B.C. shares pine beetle lessons with Alberta

B.C. shares pine beetle lessons with Alberta

16 January 2011

published by www.cbc.ca

Canada — Wildfire experts say the pine beetle is making forest fires more dangerous to fight and warn it will worsen as millions of dead trees fall to the ground in B.C. and Alberta.

In recent years, fires have roared through dying and dead pine in the B.C. Interior. The blazes have forced thousands of people from their homes and put fire crews at risk.

The pine beetle has turned about one-quarter of B.C.’s pine forests brown,
creating the need for new firefighting tactics, according to B.C. wildfire experts.

Firefighters say the fires in beetle-killed trees burn so hot it’s like dealing with a forest of kiln-dried lumber. Crews are often forced to retreat and build containment lines — lighting their own fires to starve the oncoming flames of fuel.

“You have to burn it out. Fight fire with fire is our best tool right now,” said Dana Hicks, a fire management specialist with the B.C. Forest Service in Prince George.

“Any time you put fire on the land in conditions where fires are burning I always say you’re dancing with the devil, because things can go wrong.”
Sharing lessons

The tiny beetles have already destroyed about 163,000 square kilometres of timber in B.C. — an area more than five times the size of Vancouver Island. The province estimates it has spent about $600 million in the last two years to fight wildfires.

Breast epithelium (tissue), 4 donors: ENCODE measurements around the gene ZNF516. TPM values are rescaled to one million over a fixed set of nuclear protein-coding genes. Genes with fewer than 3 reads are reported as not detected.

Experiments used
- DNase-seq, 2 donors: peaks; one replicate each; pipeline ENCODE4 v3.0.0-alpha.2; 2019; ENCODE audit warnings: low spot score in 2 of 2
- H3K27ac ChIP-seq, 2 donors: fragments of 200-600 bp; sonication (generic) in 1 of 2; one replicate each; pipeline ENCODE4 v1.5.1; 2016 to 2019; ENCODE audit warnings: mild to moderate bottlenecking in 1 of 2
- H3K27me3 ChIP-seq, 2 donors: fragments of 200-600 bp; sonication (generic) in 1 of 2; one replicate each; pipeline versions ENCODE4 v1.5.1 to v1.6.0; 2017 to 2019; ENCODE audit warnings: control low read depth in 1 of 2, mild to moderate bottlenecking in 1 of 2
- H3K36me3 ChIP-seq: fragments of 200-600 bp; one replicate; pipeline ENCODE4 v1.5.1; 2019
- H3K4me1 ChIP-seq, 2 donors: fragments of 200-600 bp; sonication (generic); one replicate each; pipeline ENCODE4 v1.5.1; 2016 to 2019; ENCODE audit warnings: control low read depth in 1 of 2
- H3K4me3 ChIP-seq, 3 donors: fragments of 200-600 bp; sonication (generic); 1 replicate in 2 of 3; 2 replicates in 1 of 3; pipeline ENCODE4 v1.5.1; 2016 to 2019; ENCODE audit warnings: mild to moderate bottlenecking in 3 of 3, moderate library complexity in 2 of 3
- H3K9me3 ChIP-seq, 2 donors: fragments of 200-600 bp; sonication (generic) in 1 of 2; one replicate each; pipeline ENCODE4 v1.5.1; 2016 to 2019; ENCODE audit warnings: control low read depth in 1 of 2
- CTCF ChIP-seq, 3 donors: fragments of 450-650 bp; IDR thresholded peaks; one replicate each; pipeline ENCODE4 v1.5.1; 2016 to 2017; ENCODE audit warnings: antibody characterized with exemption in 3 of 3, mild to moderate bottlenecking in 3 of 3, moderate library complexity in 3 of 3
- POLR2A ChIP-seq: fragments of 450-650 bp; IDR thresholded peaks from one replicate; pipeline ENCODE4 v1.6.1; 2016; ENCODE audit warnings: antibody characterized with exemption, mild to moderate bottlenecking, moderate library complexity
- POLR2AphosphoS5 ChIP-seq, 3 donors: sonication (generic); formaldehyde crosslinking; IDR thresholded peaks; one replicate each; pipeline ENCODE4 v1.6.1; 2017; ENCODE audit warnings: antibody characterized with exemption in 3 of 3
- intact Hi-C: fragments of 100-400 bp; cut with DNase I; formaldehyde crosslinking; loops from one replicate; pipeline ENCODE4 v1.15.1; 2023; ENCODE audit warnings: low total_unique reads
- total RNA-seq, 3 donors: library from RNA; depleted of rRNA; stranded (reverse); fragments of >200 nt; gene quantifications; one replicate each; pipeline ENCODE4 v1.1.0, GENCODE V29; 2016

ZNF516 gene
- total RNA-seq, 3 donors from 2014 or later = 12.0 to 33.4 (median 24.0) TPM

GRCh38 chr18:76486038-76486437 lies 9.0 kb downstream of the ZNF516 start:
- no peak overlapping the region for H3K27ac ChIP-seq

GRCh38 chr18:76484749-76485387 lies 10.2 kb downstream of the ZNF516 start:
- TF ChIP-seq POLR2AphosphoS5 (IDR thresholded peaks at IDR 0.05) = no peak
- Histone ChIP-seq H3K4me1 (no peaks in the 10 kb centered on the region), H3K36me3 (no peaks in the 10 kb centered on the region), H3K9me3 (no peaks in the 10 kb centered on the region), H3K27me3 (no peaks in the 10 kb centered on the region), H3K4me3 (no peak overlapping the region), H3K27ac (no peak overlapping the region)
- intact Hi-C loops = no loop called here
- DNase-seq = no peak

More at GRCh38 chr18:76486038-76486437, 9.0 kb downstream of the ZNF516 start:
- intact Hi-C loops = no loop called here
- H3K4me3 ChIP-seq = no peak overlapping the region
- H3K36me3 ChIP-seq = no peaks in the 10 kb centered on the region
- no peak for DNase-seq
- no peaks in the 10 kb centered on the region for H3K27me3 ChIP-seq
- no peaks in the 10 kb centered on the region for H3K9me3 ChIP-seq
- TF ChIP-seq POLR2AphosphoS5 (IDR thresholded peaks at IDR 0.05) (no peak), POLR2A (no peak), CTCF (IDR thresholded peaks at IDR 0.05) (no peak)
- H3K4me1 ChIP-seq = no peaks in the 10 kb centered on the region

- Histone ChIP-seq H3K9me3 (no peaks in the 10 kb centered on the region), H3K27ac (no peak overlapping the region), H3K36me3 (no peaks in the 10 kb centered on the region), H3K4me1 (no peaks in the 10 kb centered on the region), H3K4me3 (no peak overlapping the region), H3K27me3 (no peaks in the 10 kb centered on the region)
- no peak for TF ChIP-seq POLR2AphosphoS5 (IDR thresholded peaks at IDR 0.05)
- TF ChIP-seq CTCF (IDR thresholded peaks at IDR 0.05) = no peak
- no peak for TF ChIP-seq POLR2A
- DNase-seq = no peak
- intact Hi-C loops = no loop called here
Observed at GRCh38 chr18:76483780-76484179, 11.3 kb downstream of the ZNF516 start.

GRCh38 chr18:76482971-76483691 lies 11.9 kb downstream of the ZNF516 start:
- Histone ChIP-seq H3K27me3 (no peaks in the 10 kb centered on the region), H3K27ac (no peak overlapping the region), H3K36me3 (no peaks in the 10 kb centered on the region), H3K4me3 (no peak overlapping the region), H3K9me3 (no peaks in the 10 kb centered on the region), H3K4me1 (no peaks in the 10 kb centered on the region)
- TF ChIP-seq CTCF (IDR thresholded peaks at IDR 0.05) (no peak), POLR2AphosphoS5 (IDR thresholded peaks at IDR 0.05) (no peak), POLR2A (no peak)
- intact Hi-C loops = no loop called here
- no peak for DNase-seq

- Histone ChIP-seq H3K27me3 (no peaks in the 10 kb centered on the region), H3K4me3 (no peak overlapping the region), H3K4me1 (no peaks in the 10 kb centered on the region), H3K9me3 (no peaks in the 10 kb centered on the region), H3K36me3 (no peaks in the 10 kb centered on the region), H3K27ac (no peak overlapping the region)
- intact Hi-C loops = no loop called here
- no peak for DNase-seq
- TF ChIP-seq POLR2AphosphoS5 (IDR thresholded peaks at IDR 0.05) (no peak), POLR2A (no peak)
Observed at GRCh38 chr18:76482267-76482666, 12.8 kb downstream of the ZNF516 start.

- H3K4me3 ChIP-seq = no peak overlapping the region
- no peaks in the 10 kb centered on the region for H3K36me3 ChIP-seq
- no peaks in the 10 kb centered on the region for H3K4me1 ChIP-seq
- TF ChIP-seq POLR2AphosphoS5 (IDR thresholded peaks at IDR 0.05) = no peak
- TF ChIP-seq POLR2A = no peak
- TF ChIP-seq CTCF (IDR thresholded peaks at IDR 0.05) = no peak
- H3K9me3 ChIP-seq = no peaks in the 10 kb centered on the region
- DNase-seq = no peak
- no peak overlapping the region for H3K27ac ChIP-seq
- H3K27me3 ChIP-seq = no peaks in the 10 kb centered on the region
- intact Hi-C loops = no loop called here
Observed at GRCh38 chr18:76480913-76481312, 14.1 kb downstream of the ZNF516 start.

B.C. is sharing the hard lessons its fire crews have learned over the last decade with Alberta, where the beetles have infested an estimated 3.2 million trees since 2006.

B.C. experts said ground crews and aircraft need new tactics and safety procedures tailored to how the dead pine trees deteriorate over time.

Experts warned the wildfire threat will increase in the coming years as dead trees fall to the ground and leave the forest floor heaped with tinder-dry fuel.

“They need to closely look at their own training and safe-work directives and ensure they are considering this fuel type differently than any other fuel type they might be dealing with,” said Brian Simpson, director of B.C.’s wildfire management branch.

“It will present a higher risk to your firefighters and your communities.”

Mountain pine beetles like this one, shown in a photo from an electron microscope,
have decimated forests in British Columbia and Alberta
and increased the risks of forest fires, say B.C. firefighting crews.

Focus on prevention

Alberta said it is paying close attention, but doesn’t need a specific pine beetle wildfire strategy yet because it won’t face such a severe threat for a few years.

Mel Knight, Alberta’s minister of sustainable resource development, said there will be more training when the risk of volatile beetle-kill fires increases.

“They are hot and spread very, very, quickly so those kinds of issues need to be well understood by the people who are in the front lines,” he said.

“We are taking the situation extremely seriously. We most certainly will modify, if necessary, our training programs to be sure our people in Alberta will be properly trained.”

Alberta is also focusing on prevention, encouraging forestry companies to ramp up harvesting of beetle-infested pine rather than leave the dead timber to stand.

“We want to harvest these beetle-infested areas at an early stage to avoid forest fires that we have recently seen in British Columbia,” said Brady Whittaker, executive director of the Alberta Forest Products Association.

“Can we keep on top of it? It is certainly our goal, but it is a difficult goal.”

Over the last two years, the Alberta and federal governments have spent more than $5 million on removing dead trees from forest areas near communities and remote First Nations reserves.

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